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In Connecticut all real estate sales practitioners, like many professionals who deal with consumers, must be licensed by the State Department of Consumer Protection.  In addition, all aspects of a real estate transaction must be contracted to be legally binding.  Contracts are designed to protect the consumers, both buyers and sellers of real estate.

Real estate salespersons (agents) in Connecticut therefore can be either buyer agents or selling (called listing) agents.  Real estate agents in Connecticut can also serve as dual agents on the same transaction as long as notice is given to both parties and both parties agree.  Real estate agents can also work with rentals, again, for either potential tenants or with landlords.

Most residential real estate agents are well versed in working with both buyers and sellers, but what they do in each type of transaction is quite different.

Whether a person is a first-time buyer or a several-times buyer, the goal remains the same:  To find a home that is secure, safe, and satisfactory to the needs of the future resident.  The home buying process can be stressful and fraught with obstacles, but an experienced and calm real estate agent can relieve much of the pressure and anxiety of the process by serving not as a salesperson, but as a coach or advisor through the process.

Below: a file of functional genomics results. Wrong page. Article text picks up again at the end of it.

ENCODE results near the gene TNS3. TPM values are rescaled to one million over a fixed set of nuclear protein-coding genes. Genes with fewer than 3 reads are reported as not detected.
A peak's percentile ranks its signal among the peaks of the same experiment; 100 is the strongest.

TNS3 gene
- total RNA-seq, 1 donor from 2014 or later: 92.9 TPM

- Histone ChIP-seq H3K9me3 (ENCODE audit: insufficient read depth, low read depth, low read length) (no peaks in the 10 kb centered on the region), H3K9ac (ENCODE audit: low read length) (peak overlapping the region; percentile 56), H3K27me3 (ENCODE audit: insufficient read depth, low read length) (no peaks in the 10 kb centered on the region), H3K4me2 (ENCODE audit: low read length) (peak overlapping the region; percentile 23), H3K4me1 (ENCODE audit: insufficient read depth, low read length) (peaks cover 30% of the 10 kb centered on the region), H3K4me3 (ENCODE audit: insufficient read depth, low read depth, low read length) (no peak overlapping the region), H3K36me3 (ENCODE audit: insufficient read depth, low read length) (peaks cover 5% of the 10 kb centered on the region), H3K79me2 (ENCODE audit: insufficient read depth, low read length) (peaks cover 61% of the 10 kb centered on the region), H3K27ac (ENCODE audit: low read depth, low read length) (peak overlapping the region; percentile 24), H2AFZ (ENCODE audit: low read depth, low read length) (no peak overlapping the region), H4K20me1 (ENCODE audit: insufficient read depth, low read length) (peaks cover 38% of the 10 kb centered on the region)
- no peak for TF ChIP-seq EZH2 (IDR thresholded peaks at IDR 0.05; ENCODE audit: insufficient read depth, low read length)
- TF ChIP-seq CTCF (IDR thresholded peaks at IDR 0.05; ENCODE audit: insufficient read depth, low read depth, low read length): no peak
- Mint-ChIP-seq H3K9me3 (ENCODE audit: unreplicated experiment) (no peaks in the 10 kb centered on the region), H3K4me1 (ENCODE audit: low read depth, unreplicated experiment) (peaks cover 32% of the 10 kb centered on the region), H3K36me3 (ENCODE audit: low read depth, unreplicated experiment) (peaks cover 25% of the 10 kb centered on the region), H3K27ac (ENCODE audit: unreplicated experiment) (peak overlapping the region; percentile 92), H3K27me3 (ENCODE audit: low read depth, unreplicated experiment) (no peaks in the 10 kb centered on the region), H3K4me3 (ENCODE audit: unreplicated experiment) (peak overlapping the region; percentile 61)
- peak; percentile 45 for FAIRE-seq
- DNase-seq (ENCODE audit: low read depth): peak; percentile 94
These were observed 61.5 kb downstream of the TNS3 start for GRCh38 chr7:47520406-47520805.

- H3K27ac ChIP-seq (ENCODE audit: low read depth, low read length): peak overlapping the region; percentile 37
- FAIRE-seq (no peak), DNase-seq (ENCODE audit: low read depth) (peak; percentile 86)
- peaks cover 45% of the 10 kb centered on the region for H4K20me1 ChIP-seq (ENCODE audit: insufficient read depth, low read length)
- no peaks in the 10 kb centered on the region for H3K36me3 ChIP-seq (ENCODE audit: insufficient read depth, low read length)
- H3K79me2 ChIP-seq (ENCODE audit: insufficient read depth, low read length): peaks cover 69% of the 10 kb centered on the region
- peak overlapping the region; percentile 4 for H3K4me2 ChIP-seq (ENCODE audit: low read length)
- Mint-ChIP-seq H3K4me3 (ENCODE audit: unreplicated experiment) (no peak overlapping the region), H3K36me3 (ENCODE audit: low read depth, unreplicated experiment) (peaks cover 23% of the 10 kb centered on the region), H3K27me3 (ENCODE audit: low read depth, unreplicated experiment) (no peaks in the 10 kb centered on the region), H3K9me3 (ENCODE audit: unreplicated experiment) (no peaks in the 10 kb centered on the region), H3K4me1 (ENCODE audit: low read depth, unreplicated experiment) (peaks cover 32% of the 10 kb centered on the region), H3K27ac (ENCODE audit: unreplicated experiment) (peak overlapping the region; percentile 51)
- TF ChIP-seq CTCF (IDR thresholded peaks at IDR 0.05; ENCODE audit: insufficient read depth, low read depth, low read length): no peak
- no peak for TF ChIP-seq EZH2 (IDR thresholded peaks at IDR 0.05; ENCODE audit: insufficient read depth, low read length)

A good real estate agent first determines the needs of a buyer.  A real estate agent may have to tease out from the buyer what is a need versus a want, and that process can be extensive or quick.  Besides size of house, size of lot, number of bedrooms and number of baths, a home buyer needs to suggest locations.  With these parameters set, a real estate agent sets up a search and then begins the process of showing properties to the buyer.  The actual live visits to houses are both exciting and educational, and a good real estate agent is careful to both nurture the enthusiasm and instruct about the property.

The process of home buying is lengthy, and besides the real estate agent, many partners become part of the process.  Unless the buyer comes to the transaction with ready cash, the most important person is the lender (loan officer, mortgage specialist).  This partner in the process works closely with the buyers and the real estate agent to marshal the sale to its completion.  Other partners include the home inspector and the closing attorney (in some states, the title company).

The seamless and smooth partnership among the teammates and the knowledge and experience of the real estate agent can make the process less stressful for the buyers.  Ultimately, the goal of all parties is mutual:  To find a client a home.

To learn more about the home purchase process, please contact Peter Leeds, who will share additional details to help you start the process of achieving your real estate goal.


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